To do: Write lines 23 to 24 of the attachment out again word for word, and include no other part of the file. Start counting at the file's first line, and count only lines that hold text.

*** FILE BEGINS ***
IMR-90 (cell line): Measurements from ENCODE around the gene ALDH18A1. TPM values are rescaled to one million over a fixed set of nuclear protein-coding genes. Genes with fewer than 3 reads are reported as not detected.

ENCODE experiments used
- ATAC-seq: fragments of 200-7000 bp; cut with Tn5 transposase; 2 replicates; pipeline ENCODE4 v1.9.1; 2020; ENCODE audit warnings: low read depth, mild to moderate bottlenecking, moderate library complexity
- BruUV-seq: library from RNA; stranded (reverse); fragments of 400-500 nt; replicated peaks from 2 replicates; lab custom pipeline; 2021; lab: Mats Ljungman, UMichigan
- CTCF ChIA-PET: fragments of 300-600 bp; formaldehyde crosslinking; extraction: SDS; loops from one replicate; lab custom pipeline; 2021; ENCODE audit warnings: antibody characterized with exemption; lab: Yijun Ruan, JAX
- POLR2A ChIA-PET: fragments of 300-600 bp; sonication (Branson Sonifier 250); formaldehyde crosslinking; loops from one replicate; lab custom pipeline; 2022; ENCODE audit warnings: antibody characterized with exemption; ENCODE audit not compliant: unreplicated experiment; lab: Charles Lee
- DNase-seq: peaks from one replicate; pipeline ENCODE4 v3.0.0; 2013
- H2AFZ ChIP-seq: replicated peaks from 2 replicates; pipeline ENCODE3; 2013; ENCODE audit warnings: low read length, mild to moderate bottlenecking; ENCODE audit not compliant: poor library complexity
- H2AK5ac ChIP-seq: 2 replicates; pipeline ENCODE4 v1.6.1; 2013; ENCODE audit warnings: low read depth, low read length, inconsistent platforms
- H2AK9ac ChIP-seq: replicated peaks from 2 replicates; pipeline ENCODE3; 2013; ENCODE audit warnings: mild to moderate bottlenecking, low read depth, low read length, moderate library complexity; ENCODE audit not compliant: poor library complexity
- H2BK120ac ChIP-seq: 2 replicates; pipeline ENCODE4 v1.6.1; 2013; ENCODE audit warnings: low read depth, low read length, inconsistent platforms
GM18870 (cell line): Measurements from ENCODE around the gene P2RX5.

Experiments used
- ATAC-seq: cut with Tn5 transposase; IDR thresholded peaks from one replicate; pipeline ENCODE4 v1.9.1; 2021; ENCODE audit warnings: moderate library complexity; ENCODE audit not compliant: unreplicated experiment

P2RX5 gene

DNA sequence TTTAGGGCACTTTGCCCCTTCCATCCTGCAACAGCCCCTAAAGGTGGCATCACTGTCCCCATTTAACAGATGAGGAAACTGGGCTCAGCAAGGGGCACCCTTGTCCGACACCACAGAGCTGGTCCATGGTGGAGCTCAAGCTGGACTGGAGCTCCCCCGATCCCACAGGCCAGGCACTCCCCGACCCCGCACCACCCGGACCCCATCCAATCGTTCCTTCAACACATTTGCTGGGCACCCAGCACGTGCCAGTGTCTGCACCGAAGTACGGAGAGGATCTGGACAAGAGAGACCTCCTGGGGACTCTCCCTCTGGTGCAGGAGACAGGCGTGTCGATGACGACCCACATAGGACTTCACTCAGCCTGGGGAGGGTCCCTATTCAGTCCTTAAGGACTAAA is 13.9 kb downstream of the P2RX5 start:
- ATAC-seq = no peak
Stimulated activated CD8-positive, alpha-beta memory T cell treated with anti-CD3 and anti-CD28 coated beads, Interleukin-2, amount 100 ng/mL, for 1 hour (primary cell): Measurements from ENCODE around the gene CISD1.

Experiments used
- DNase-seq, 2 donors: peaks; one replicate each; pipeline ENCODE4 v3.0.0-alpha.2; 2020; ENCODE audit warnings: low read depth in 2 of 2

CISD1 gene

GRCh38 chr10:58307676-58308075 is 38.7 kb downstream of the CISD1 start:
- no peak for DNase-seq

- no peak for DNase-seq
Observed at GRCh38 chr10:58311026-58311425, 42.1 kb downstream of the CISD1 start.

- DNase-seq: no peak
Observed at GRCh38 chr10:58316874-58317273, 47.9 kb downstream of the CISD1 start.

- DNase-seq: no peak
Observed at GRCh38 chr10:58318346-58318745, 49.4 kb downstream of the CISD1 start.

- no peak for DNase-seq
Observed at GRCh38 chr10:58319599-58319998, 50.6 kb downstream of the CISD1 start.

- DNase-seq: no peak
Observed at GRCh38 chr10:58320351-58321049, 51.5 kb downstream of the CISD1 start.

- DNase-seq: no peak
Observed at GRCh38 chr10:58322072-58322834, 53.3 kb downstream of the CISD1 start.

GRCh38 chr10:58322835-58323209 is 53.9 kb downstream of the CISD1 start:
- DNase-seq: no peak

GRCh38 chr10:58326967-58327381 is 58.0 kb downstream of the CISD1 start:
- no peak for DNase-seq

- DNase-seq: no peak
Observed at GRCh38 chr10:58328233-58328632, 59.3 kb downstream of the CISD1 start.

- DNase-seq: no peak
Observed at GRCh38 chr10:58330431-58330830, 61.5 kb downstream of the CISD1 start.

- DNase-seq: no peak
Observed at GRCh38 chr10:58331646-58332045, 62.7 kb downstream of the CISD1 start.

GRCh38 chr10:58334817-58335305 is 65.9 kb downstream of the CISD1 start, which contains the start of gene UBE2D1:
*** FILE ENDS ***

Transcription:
- no peak for DNase-seq

- no peak for DNase-seq